The first berries of the season are coming off the vines and hopes are high among the region’s winemakers that 2015 will be a top vintage. Last few weeks saw the start of the grape harvest, with the whites starting to come off the vines. And by all accounts the season has been kind to growers, with no extreme weather events to contend with. Moppity Vineyards’ Jason Brown said he thinks this year could be among their best. “We started last week with the Chardonnay grapes and reds for the Rose... and we’re just getting ready to start out Shiraz,” he said. “It’s shaping up to be a really good vintage.

20/02/2015: Farmers prepare as Cyclone Marcia bears down on Queensland coast
Farmers are preparing for the arrival of Tropical Cyclone Marcia, which is expected to cross the Queensland coast on Friday morning. The Bureau of Meteorology is predicting falls of more than 300 millimetres, from Mackay to the New South Wales border. In the Gladstone region, farmers are growing worried about how much soil erosion will occur in the wake of the cyclone's soaking rains. Gecko Valley winery owner Tony McRae said with the soil already saturated, further heavy rain could cause serious damage. "I'm very concerned actually. We've had quite good rain this year, 70 millimetres of spring rain and 500 millimetres of summer rain," he said. "All the dams are full, the main Awoonga Dam has already overflowed, and nobody needs any more rain. This is just going to cause erosion, so nobody wants a cyclone and nobody wants any of this rain either."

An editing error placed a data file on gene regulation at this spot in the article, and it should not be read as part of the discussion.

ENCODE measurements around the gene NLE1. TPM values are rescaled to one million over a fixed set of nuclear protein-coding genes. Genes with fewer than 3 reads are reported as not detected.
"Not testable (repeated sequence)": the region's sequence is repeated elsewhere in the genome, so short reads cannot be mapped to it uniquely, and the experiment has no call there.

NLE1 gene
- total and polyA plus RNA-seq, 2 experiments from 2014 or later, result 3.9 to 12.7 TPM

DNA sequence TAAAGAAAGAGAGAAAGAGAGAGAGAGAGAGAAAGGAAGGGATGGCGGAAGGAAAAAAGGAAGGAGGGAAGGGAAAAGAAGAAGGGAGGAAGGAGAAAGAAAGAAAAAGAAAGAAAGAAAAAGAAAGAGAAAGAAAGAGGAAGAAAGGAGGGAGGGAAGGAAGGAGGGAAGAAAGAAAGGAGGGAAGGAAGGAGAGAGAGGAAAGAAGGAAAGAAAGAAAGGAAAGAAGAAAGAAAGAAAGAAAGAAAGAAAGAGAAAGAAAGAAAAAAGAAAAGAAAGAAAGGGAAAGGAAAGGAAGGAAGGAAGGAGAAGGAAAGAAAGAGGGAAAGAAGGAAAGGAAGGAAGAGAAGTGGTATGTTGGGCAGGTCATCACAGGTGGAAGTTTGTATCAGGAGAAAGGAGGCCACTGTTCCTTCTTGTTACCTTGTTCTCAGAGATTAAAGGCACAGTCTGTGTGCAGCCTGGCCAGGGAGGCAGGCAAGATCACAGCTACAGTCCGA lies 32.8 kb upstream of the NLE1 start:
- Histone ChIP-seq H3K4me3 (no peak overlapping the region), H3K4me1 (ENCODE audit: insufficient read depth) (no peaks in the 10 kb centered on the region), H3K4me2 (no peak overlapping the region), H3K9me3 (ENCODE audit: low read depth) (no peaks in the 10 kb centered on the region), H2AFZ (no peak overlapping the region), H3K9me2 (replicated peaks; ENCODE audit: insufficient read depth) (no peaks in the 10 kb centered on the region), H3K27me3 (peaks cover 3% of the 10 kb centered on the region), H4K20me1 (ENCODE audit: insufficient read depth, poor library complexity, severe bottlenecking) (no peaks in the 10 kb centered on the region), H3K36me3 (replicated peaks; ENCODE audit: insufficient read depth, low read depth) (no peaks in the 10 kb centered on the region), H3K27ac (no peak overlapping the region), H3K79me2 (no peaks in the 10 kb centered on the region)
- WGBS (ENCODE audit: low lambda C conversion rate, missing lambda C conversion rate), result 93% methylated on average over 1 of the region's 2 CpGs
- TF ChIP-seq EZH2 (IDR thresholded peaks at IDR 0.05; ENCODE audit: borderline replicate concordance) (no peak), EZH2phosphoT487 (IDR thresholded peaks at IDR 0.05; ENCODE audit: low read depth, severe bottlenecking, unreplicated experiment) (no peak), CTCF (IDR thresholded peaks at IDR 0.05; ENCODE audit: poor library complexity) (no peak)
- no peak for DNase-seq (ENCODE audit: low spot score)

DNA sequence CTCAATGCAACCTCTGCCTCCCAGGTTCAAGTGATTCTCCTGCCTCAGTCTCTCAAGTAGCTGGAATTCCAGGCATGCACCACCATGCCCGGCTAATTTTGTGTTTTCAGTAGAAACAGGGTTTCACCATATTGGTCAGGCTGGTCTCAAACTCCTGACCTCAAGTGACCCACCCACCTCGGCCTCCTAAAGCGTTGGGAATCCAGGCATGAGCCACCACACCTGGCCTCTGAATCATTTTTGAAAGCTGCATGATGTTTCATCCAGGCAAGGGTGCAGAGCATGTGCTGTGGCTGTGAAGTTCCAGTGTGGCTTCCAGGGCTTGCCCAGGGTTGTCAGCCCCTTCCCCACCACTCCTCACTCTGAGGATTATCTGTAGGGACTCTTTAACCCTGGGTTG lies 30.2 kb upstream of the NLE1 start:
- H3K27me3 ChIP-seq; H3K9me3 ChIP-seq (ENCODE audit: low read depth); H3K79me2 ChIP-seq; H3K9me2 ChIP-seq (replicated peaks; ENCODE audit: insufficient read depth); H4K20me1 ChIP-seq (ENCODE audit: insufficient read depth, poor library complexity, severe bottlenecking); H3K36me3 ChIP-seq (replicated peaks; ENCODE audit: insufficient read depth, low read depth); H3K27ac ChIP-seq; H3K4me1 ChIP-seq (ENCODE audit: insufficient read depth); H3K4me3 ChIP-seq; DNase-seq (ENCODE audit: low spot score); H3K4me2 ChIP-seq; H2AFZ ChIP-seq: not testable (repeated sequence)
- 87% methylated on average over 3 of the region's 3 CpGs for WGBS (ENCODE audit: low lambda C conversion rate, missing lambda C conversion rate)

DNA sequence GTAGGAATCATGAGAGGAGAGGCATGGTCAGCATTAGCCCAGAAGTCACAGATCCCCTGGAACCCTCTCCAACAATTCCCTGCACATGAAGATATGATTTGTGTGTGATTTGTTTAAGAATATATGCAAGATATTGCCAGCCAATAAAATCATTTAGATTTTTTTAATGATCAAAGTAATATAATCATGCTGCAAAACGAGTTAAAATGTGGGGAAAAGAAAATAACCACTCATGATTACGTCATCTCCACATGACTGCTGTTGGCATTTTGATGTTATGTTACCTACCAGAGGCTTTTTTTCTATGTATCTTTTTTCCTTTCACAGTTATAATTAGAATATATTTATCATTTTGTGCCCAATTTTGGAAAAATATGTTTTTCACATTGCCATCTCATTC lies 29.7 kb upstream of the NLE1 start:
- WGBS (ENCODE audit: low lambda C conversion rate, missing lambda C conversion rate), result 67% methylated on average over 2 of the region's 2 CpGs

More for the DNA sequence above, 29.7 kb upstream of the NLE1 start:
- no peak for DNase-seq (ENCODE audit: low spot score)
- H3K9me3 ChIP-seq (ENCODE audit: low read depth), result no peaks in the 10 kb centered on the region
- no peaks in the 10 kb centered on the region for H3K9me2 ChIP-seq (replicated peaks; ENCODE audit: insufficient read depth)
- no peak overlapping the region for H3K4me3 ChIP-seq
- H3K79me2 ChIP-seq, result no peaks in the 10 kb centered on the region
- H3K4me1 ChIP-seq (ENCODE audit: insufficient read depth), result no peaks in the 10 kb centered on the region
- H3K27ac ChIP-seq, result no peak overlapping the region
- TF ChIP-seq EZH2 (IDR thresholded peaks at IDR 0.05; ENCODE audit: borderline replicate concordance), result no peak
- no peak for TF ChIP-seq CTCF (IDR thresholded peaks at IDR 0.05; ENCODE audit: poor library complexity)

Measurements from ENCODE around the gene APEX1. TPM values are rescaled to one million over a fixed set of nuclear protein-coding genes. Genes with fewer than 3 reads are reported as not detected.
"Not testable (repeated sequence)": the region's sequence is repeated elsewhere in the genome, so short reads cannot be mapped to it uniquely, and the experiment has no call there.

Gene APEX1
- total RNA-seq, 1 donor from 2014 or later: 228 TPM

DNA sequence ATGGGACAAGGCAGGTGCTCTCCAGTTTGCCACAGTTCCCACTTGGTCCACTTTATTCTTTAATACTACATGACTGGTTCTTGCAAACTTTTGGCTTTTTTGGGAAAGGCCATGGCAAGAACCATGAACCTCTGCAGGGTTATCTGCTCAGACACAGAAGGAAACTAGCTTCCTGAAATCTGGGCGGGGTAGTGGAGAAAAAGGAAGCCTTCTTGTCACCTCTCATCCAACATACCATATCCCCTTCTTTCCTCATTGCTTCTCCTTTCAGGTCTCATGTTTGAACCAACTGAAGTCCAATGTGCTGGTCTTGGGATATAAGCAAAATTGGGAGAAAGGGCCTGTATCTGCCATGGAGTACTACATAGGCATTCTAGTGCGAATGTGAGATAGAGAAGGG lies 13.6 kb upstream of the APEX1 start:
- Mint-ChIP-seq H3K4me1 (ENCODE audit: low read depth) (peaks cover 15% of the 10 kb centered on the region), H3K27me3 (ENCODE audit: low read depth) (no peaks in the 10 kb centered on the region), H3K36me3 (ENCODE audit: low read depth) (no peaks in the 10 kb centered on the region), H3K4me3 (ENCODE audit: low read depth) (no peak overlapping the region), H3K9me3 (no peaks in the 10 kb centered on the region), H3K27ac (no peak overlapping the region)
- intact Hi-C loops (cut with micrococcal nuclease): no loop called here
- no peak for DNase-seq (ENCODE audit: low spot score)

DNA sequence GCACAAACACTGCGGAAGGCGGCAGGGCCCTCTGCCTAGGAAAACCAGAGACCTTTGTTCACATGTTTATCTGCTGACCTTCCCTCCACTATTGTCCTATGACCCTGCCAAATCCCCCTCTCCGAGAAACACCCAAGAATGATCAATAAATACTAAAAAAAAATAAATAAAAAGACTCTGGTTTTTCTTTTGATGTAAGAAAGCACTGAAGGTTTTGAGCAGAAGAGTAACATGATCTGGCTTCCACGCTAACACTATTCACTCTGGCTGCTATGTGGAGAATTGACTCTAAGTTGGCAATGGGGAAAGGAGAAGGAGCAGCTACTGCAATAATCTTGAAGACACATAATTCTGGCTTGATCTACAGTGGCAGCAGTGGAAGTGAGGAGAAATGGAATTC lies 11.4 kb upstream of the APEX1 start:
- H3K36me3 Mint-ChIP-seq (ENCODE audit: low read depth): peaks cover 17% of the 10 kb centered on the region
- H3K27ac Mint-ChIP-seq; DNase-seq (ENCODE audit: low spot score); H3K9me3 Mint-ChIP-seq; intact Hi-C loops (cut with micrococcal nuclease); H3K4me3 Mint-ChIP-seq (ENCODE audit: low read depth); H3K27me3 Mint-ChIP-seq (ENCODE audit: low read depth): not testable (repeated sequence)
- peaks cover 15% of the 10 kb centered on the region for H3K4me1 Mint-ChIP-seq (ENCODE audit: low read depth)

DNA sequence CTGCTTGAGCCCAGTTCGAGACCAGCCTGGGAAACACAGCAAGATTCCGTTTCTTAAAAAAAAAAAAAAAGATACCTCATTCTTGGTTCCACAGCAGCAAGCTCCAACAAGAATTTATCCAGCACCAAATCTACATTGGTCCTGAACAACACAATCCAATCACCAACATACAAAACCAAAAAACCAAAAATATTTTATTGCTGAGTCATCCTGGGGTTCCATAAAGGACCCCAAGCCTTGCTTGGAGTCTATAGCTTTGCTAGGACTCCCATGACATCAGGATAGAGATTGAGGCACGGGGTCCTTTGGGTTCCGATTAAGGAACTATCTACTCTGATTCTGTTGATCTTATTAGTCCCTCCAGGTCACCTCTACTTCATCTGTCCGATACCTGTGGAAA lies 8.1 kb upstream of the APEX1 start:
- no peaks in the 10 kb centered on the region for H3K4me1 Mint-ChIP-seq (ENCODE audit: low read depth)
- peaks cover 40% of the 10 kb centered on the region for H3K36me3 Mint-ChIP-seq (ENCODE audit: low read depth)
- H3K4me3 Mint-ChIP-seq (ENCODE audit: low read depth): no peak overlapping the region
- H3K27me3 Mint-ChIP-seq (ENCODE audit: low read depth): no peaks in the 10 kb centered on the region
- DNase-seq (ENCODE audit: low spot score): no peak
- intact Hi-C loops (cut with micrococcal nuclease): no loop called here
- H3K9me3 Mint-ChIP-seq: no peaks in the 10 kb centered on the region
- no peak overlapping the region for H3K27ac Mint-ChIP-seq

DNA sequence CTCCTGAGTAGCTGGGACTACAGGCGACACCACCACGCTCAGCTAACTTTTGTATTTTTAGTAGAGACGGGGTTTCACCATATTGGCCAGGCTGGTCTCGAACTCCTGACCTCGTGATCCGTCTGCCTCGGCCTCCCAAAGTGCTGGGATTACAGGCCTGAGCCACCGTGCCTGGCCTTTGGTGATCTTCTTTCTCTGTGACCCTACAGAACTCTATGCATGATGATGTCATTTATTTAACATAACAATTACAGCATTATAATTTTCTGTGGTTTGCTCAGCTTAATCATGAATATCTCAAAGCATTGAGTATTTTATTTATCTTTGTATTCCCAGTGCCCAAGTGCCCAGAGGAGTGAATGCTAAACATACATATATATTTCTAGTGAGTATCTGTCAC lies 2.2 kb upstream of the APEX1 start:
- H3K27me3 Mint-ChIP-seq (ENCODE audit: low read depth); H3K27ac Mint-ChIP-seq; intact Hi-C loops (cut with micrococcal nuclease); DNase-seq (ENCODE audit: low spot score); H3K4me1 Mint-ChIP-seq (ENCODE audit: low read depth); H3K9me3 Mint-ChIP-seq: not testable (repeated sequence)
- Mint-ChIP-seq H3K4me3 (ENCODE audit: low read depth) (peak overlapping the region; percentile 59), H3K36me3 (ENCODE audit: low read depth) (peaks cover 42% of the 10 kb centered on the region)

20/02/2015: Fracking inquiry will take societal fear and impact on regional branding into account
A parliamentary inquiry into fracking in the south-east of South Australia will take societal attitudes into account when it makes recommendations to the State Government. Fracking is a mining practice that involves using a high-pressure mixture of water, sand and chemicals to release gas from deep inside the earth. Factions of the south-east community have held multiple protests, expressing concern fracking would contaminate water supplies and compromise primary industries. But South Australian Greens leader Mark Parnell said there were also fears fracking would damage the region's "clean and green" image.

20/02/2015: Land tax reform to benefit West Australian farmers who can process goods on farm
West Australian farmers who process goods on farm will now be eligible for tax exemptions under a land tax reform passed in Parliament this week. The reform offers a clear definition for primary production. Key beneficiaries will be producers like grape and olive growers who may have the capacity to produce secondary products like wine and olive oil on their property. Previously, for example, grapegrowers who grew the fruit for wine production on the same property did not qualify as primary producers. But the tax reform will now see producers able to apply for tax exemptions for the land used for growing produce or livestock.

20/02/2015: Battle of the senses: do women make better sommeliers?